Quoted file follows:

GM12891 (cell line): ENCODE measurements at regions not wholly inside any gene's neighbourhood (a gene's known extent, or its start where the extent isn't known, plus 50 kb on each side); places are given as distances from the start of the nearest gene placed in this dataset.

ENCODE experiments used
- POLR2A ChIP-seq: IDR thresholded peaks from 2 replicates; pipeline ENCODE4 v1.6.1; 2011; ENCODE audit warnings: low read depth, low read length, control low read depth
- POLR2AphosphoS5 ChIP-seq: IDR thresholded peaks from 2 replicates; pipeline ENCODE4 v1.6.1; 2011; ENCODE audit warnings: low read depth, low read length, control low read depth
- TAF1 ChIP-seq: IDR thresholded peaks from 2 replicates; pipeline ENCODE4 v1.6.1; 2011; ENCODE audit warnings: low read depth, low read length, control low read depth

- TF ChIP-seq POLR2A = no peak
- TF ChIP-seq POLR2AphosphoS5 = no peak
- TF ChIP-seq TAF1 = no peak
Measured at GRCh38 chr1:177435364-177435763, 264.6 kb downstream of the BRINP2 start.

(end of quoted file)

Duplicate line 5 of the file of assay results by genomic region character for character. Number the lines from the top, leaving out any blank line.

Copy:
- TAF1 ChIP-seq: IDR thresholded peaks from 2 replicates; pipeline ENCODE4 v1.6.1; 2011; ENCODE audit warnings: low read depth, low read length, control low read depth